Christopher J. MATTE, Plaintiff-Respondent, v. Rachel L. HALL, Defendant-Appellant.
Supreme Court properly denied defendant's motion for summary judgment dismissing the complaint and granted plaintiff's cross motion for partial summary judgment on the issue of negligence. It is undisputed that the accident at issue herein occurred when defendant was attempting to merge her vehicle onto a highway from an on-ramp. Defendant's vehicle hit some ice, spun onto the highway, hit a guardrail and then came to a stop in the left lane of travel. The vehicle operated by plaintiff was traveling in the left lane, and a head-on collision occurred.
Contrary to the contention of defendant, the court properly denied that part of her motion seeking summary judgment dismissing the complaint on the ground that plaintiff did not sustain a serious injury within the meaning of Insurance Law § 5102(d). With respect to two of the three categories of serious injury alleged by plaintiff, i.e., the permanent consequential limitation of use and significant limitation of use categories, we note that “[w]hether a limitation of use or function is significant or consequential (i.e., important ․) relates to medical significance and involves a comparative determination of the degree or qualitative nature of an injury based on the normal function, purpose and use of the body part” (Toure v. Avis Rent A Car Sys., 98 N.Y.2d 345, 353, 746 N.Y.S.2d 865, 774 N.E.2d 1197 [internal quotation marks omitted]; see Leahey v. Fitzgerald, 1 A.D.3d 924, 925, 768 N.Y.S.2d 55; Parkhill v. Cleary, 305 A.D.2d 1088, 1089, 759 N.Y.S.2d 262). “There must be objective proof of a plaintiff's injury” (Leahey, 1 A.D.3d at 925, 768 N.Y.S.2d 55; see Toure, 98 N.Y.2d at 350, 746 N.Y.S.2d 865, 774 N.E.2d 1197), and a physician's “designation of a numeric percentage of a plaintiff's loss of range of motion can be used to substantiate a claim of serious injury” (Toure, 98 N.Y.2d at 350, 746 N.Y.S.2d 865, 774 N.E.2d 1197). Here, defendant herself submitted documents in support of her motion containing the requisite quantitative assessment. Thus, defendant failed to meet her burden with respect to those two categories of serious injury, regardless of the sufficiency of plaintiff's opposition thereto (see Halsey v. Rochester-Genesee Regional Transp. Auth., 6 A.D.3d 1221, 775 N.Y.S.2d 706).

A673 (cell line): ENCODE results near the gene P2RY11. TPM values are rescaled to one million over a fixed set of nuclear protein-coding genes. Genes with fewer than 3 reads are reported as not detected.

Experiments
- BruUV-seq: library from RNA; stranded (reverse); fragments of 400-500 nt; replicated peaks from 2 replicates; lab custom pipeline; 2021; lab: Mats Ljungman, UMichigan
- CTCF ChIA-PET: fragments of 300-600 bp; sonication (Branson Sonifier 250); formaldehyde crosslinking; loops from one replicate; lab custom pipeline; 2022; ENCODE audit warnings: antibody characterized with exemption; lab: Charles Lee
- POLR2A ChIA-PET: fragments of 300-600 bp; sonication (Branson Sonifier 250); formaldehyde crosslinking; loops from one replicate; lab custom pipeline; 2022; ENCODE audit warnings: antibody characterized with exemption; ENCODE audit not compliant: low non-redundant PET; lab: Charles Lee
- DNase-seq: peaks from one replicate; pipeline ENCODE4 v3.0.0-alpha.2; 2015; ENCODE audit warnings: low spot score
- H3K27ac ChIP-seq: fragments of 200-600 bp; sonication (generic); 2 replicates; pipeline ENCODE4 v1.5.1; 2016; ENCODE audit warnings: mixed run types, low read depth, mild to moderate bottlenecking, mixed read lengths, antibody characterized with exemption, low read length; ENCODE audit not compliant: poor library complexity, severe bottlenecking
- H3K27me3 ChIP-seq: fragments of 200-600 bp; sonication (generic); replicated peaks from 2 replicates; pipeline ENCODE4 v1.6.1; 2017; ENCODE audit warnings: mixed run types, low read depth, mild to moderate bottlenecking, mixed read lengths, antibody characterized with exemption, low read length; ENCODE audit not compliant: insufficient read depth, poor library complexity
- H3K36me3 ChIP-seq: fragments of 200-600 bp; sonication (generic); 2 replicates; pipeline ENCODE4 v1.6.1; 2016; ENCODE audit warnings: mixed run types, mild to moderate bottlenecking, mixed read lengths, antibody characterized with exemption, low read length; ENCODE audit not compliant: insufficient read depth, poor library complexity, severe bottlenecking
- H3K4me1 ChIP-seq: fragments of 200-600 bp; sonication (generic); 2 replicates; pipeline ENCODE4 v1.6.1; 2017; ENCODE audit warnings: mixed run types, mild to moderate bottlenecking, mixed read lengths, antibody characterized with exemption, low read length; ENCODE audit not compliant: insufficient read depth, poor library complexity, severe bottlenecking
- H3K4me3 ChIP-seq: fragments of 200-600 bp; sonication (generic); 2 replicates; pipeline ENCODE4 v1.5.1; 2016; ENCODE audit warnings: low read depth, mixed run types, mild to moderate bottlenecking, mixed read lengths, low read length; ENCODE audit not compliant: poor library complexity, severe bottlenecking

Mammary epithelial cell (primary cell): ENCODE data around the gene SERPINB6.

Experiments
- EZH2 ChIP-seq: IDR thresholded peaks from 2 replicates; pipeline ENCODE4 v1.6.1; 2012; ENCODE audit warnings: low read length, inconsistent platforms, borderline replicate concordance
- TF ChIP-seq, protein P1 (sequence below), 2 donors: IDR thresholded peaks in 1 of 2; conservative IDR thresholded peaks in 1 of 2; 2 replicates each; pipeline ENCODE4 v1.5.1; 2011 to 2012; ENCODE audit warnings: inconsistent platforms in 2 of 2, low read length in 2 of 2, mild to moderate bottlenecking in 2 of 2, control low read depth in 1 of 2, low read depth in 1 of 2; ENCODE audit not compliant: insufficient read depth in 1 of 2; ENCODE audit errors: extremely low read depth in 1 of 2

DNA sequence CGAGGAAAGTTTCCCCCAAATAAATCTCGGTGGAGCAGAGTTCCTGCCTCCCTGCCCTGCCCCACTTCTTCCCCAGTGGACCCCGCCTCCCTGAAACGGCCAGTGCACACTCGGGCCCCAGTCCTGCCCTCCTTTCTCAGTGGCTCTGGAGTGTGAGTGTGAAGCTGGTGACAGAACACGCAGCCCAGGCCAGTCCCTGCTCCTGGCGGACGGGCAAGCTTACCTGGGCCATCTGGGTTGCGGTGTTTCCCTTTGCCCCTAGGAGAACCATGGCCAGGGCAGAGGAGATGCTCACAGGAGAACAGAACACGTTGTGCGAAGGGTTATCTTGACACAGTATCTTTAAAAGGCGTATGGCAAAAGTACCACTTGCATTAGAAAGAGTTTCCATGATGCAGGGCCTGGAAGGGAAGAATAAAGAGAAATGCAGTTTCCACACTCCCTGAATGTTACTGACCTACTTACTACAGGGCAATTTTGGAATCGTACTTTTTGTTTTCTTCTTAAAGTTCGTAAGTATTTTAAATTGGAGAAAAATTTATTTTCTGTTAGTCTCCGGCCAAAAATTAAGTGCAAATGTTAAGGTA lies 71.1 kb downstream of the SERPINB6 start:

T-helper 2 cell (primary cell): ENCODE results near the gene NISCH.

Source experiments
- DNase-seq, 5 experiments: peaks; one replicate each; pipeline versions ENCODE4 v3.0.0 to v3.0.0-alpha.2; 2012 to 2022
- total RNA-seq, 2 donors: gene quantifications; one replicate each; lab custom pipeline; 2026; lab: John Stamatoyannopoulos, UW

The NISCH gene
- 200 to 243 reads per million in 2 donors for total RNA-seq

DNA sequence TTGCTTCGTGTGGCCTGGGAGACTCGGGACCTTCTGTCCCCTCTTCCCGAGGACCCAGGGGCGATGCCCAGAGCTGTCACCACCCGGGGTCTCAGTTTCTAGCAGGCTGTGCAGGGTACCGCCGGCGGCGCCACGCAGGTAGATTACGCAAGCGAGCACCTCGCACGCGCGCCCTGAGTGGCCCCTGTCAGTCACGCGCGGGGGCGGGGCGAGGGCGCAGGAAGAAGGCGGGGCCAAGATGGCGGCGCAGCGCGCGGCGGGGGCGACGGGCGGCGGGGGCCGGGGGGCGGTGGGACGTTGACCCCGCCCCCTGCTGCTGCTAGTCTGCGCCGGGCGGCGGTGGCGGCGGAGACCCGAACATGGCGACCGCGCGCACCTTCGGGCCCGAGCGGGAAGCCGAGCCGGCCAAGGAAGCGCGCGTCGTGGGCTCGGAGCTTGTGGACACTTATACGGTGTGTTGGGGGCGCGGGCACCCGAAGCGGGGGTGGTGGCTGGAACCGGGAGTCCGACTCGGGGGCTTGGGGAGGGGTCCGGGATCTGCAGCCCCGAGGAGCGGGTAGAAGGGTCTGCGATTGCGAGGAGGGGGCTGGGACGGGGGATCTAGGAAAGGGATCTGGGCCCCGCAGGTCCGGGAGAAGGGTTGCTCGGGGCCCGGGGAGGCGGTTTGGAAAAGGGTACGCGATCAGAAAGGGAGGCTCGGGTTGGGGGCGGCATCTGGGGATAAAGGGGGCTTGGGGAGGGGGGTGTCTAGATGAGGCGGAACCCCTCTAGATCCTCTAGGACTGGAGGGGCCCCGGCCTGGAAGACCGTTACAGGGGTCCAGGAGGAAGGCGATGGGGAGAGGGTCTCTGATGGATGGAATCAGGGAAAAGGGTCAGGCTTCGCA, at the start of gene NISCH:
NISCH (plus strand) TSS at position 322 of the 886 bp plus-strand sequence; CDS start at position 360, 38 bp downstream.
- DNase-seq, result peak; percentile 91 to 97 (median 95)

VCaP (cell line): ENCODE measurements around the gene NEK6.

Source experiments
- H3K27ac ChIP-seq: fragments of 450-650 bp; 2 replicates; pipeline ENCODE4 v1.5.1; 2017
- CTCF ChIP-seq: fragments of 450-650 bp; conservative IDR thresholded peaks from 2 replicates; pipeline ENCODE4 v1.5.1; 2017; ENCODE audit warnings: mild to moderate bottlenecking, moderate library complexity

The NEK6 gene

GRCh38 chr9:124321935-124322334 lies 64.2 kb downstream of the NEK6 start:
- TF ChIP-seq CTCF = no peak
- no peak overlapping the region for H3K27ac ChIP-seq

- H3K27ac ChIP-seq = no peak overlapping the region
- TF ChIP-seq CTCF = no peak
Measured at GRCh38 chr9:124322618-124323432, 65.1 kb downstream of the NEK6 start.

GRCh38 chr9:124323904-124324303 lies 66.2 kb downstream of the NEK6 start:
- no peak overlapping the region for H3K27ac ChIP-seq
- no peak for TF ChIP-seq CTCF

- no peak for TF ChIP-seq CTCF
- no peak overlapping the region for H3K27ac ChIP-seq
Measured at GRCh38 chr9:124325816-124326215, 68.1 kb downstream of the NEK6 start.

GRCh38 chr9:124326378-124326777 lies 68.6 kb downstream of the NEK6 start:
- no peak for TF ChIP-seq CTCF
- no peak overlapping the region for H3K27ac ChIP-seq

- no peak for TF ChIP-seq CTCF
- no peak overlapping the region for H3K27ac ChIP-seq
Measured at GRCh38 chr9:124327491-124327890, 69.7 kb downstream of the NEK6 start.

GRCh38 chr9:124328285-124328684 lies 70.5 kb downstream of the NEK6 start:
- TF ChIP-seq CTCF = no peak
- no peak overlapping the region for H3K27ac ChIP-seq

Defendant also failed to meet her initial burden with respect to the third category of serious injury alleged by plaintiff, i.e., the 90/180 category. Defendant submitted the certified report of the physician who conducted the independent medical examination of plaintiff, and he indicated therein that plaintiff missed at least three months of work before returning to light duty (see Leahey, 1 A.D.3d at 926, 768 N.Y.S.2d 55). In addition, defendant submitted reports of plaintiff's treating physician setting forth quantitative losses in plaintiff's range of motion based on physical examinations of plaintiff (see id.).
Contrary to the further contention of defendant, the court properly denied that part of her motion seeking summary judgment dismissing the complaint on the ground that she was not negligent as a matter of law and properly granted plaintiff's motion for partial summary judgment on the issue of negligence. “It is well settled that [a] driver faced with a vehicle careening across the highway directly into his path is not liable for [his] failure to exercise the best judgment or for any error[s] of judgment on [his] part” (Wasson v. Szafarski, 6 A.D.3d 1182, 1183, 776 N.Y.S.2d 423 [internal quotation marks omitted] ). Here, plaintiff demonstrated that defendant's “moving [vehicle] struck head-on into [his vehicle],” and thus plaintiff “made out a prima facie case of negligence” (Stringari v. Peerless Importers, 304 A.D.2d 413, 413, 757 N.Y.S.2d 554). Defendant failed to meet her burden of providing “a non-negligent explanation, in evidentiary form, for the collision” (Johnson v. Phillips, 261 A.D.2d 269, 271, 690 N.Y.S.2d 545). “Wet, slippery roadway conditions do not, alone, constitute an adequate non-negligent explanation, absent proof that the condition was unanticipated” (Stringari, 304 A.D.2d at 413, 757 N.Y.S.2d 554; see Smith v. Perfectaire Co., 270 A.D.2d 410, 704 N.Y.S.2d 640). Here, the only explanation offered by defendant was that she skidded on ice and lost control of her vehicle, but she failed to submit any evidence that the condition of the road was unanticipated.
It is hereby ORDERED that the order so appealed from be and the same hereby is unanimously affirmed without costs.